My married friend Becca, who is incredibly dear to me, explained to me that married people don’t often have bad motives in their formula making. She said that when human beings don’t understand something, they make formulas. They want to feel like they are giving their friend some control over the situation. They even make their own life journeys into formulas. Sometimes we singles cling to the formulas given to us because we want some control over the situation as well.

I really appreciate that we had this conversation because it reminded me that  married people are not the enemy. They love us.

But out of love, I want our married friends to understand why these formulas are so hard for us to hear.

These formulas makes us feel like our being single has nothing to do with God’s will or our choices or the enemy or any other theory you have on why hard things happen.

It has to do with our lack.

We already struggle with feeling like we lack when we wonder why we haven’t been chosen. Please don’t cut that wound deeper.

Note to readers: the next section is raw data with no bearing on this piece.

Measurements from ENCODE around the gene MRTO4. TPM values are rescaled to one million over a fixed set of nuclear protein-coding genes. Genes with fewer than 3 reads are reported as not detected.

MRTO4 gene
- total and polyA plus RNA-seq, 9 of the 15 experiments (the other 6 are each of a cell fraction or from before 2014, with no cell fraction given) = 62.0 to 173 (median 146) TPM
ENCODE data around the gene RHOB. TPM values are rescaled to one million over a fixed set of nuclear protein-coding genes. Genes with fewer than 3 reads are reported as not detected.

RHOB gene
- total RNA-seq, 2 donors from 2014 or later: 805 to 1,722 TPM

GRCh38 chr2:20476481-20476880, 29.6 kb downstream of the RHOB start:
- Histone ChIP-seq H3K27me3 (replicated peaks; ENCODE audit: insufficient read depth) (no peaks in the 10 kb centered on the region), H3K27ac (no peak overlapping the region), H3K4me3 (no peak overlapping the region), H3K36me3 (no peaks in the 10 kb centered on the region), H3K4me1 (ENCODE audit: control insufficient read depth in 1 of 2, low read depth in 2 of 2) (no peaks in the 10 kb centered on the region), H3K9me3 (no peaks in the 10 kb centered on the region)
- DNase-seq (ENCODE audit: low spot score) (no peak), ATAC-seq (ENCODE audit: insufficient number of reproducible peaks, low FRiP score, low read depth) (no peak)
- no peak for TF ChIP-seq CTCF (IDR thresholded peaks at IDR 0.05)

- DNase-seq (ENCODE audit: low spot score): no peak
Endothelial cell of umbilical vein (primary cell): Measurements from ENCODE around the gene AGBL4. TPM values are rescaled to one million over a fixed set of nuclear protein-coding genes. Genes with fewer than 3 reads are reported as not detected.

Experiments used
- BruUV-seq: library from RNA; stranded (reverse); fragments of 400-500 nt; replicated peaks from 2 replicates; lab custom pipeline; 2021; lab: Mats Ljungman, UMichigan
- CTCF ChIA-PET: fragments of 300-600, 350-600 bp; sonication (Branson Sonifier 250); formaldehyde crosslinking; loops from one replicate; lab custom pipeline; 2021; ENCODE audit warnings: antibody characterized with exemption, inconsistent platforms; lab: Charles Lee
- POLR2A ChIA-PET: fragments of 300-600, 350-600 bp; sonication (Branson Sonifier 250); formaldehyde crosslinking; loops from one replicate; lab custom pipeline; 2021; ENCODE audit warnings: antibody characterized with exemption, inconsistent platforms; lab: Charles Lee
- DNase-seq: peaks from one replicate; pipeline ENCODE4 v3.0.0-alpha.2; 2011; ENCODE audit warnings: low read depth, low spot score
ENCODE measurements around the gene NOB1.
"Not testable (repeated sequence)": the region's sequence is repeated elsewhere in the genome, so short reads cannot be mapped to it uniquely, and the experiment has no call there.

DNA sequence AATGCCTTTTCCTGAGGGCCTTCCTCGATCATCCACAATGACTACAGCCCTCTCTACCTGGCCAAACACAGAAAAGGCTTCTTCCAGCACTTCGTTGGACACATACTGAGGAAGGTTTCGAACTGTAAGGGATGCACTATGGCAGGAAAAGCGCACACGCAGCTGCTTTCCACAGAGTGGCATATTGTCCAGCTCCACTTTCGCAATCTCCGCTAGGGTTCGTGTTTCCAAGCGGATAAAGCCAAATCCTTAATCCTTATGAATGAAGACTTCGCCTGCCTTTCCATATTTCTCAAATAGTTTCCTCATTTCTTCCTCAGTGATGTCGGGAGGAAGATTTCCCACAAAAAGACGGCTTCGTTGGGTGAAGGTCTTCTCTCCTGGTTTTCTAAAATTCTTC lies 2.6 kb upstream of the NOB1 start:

This formula also makes us feel like our not being married  has to do with our relationship with the Lord, which evidently is wanting.

For most of us, our relationship with the Lord is the most sacred one that we have. Please, please, don’t criticize that relationship as well. Don’t tear down the one relationship where we feel loved and accepted. Even if you mean well, just don’t do it.

I think a good rule of thumb for both parties is to do less formula making and pat- answering and do more listening. Listening to what the Lord has to say, and listening to each others journeys with compassion.

Restrain yourselves from formulas. But don’t restrain yourselves from giving each other a hug. We probably both need one.

Be encouraged that we all have our own journey, and that all of our journeys our valid.

Christmas: The Great Reminder